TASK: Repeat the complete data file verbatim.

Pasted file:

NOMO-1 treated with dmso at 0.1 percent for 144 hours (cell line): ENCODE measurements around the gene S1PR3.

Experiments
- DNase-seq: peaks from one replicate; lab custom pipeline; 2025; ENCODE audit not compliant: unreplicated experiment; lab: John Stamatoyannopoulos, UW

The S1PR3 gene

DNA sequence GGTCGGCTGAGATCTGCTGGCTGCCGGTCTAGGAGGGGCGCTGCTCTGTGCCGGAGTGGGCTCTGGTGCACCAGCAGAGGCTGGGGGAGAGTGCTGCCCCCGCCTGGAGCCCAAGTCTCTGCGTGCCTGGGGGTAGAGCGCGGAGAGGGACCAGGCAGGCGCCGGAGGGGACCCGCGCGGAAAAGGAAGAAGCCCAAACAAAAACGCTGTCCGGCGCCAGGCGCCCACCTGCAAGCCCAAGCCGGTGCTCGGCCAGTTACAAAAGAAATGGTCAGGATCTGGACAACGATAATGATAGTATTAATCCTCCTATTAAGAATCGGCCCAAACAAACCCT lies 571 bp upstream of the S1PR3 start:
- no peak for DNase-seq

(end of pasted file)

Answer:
NOMO-1 treated with dmso at 0.1 percent for 144 hours (cell line): ENCODE measurements around the gene S1PR3.

Experiments
- DNase-seq: peaks from one replicate; lab custom pipeline; 2025; ENCODE audit not compliant: unreplicated experiment; lab: John Stamatoyannopoulos, UW

The S1PR3 gene

DNA sequence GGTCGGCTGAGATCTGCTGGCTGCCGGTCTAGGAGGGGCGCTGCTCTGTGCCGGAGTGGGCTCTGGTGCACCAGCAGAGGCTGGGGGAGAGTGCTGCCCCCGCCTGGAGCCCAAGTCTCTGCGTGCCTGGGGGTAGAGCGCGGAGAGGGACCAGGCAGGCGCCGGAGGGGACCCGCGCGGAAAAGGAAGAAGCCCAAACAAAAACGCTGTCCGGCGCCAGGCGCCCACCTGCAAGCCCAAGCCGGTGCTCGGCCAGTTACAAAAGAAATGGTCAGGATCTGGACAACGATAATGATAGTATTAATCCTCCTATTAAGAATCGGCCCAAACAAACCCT lies 571 bp upstream of the S1PR3 start:
- no peak for DNase-seq